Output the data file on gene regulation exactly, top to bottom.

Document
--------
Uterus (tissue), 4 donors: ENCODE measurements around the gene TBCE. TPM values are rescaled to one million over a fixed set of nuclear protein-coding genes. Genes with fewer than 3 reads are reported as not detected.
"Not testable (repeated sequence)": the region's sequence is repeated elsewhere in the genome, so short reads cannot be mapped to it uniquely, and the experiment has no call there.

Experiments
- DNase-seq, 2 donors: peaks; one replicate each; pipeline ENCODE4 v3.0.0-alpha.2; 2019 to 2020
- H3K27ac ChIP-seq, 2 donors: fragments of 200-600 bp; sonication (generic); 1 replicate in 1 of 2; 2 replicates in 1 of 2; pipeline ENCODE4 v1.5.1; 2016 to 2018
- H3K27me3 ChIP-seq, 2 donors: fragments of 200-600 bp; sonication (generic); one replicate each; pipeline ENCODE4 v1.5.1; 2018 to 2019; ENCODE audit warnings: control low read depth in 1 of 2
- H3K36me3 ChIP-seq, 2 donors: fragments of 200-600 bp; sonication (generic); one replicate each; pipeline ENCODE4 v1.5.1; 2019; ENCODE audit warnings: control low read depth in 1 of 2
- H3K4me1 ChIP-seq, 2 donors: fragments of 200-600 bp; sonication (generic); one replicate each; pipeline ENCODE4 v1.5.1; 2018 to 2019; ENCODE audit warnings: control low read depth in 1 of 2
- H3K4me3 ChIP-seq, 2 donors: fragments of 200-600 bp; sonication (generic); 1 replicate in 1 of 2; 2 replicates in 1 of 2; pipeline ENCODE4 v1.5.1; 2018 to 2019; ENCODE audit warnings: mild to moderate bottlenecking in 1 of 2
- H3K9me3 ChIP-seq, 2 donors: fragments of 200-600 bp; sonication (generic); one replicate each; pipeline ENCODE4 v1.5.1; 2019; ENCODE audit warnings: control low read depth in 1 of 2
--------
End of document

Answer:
Uterus (tissue), 4 donors: ENCODE measurements around the gene TBCE. TPM values are rescaled to one million over a fixed set of nuclear protein-coding genes. Genes with fewer than 3 reads are reported as not detected.
"Not testable (repeated sequence)": the region's sequence is repeated elsewhere in the genome, so short reads cannot be mapped to it uniquely, and the experiment has no call there.

Experiments
- DNase-seq, 2 donors: peaks; one replicate each; pipeline ENCODE4 v3.0.0-alpha.2; 2019 to 2020
- H3K27ac ChIP-seq, 2 donors: fragments of 200-600 bp; sonication (generic); 1 replicate in 1 of 2; 2 replicates in 1 of 2; pipeline ENCODE4 v1.5.1; 2016 to 2018
- H3K27me3 ChIP-seq, 2 donors: fragments of 200-600 bp; sonication (generic); one replicate each; pipeline ENCODE4 v1.5.1; 2018 to 2019; ENCODE audit warnings: control low read depth in 1 of 2
- H3K36me3 ChIP-seq, 2 donors: fragments of 200-600 bp; sonication (generic); one replicate each; pipeline ENCODE4 v1.5.1; 2019; ENCODE audit warnings: control low read depth in 1 of 2
- H3K4me1 ChIP-seq, 2 donors: fragments of 200-600 bp; sonication (generic); one replicate each; pipeline ENCODE4 v1.5.1; 2018 to 2019; ENCODE audit warnings: control low read depth in 1 of 2
- H3K4me3 ChIP-seq, 2 donors: fragments of 200-600 bp; sonication (generic); 1 replicate in 1 of 2; 2 replicates in 1 of 2; pipeline ENCODE4 v1.5.1; 2018 to 2019; ENCODE audit warnings: mild to moderate bottlenecking in 1 of 2
- H3K9me3 ChIP-seq, 2 donors: fragments of 200-600 bp; sonication (generic); one replicate each; pipeline ENCODE4 v1.5.1; 2019; ENCODE audit warnings: control low read depth in 1 of 2